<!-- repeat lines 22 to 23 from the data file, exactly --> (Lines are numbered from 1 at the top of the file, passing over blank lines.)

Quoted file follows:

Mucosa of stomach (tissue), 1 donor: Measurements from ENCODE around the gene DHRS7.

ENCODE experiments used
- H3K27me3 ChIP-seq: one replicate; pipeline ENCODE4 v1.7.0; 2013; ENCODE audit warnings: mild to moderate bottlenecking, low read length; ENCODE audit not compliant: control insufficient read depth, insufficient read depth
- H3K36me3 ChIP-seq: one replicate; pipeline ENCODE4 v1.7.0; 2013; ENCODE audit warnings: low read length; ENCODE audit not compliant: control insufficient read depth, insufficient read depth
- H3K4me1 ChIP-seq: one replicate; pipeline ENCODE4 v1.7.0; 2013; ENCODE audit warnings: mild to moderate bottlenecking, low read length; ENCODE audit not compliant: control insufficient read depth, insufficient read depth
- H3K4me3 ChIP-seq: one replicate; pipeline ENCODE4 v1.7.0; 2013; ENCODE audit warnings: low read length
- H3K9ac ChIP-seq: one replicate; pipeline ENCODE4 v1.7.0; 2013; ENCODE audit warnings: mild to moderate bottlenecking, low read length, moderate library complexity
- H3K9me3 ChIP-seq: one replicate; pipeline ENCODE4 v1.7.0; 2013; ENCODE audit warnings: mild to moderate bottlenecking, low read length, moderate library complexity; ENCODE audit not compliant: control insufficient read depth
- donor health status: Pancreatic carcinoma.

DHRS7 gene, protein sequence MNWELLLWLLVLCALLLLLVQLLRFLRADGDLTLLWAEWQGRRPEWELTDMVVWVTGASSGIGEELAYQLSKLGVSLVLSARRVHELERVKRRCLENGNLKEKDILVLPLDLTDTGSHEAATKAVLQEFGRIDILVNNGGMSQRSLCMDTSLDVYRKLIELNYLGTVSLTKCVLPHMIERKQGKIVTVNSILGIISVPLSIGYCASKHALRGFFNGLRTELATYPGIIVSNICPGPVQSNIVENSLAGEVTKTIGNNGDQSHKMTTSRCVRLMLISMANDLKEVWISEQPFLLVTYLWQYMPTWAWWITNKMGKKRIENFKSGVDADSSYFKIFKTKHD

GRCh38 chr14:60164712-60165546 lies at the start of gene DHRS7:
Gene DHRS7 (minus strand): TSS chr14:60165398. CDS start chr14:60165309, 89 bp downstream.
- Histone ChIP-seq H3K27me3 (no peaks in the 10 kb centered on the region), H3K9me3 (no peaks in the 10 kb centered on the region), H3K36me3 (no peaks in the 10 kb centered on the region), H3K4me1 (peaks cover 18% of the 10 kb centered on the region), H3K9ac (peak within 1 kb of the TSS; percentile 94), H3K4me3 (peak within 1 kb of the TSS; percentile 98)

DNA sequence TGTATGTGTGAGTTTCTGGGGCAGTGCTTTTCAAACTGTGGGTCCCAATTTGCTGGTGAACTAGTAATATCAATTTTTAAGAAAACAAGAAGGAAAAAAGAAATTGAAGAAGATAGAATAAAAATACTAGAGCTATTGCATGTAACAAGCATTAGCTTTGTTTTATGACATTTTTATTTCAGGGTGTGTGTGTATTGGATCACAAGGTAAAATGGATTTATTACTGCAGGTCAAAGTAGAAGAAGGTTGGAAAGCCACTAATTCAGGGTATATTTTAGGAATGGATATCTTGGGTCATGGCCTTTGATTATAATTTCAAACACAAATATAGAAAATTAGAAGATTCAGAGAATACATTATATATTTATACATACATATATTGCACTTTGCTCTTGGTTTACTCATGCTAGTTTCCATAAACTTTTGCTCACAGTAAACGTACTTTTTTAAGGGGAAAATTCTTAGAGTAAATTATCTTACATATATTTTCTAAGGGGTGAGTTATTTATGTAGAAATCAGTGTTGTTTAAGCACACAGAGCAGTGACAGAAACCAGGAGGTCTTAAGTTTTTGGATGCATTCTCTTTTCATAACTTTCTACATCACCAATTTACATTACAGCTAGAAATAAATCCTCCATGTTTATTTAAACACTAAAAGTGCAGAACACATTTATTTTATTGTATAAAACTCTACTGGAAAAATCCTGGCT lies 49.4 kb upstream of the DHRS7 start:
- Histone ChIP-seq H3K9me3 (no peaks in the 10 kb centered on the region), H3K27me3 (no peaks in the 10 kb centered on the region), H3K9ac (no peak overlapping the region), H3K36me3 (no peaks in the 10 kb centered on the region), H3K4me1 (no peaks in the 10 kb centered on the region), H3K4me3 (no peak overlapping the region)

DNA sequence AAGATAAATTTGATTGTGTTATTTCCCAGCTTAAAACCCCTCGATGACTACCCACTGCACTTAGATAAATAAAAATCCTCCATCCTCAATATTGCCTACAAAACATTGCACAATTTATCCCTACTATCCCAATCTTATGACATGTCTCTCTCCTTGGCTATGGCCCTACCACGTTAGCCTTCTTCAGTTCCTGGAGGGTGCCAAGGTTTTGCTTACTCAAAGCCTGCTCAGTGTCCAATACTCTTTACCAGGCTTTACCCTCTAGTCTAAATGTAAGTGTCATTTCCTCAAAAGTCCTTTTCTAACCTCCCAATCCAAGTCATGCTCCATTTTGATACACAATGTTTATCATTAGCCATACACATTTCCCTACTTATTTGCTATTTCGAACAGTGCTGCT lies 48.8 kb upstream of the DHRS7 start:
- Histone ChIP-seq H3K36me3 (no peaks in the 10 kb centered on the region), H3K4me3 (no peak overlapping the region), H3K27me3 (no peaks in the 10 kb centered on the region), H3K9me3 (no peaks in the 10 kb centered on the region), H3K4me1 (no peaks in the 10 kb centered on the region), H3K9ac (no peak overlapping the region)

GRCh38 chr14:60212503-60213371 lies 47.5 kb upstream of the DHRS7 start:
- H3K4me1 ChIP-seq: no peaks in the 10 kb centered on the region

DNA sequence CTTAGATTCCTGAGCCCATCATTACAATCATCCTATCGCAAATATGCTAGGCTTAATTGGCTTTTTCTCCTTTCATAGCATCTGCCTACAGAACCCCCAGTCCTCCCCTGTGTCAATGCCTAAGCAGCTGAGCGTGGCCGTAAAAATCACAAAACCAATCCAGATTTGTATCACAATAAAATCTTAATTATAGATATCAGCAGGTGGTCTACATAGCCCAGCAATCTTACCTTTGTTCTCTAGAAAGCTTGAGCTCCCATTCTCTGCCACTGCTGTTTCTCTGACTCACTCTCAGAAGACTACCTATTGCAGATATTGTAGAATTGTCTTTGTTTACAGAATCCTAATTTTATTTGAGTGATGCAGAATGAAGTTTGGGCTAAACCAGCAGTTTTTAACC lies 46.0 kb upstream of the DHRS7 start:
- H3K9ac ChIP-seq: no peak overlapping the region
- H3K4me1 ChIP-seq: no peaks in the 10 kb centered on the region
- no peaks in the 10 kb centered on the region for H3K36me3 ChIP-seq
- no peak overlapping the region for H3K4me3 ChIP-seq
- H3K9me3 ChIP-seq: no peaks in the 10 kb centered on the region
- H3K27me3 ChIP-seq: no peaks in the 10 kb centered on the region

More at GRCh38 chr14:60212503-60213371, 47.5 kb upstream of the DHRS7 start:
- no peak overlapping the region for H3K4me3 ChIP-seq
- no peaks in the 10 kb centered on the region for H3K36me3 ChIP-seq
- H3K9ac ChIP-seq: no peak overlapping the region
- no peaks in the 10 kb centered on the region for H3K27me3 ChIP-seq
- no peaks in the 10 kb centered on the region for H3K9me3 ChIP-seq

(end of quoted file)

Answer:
- H3K4me1 ChIP-seq: no peaks in the 10 kb centered on the region
- no peaks in the 10 kb centered on the region for H3K36me3 ChIP-seq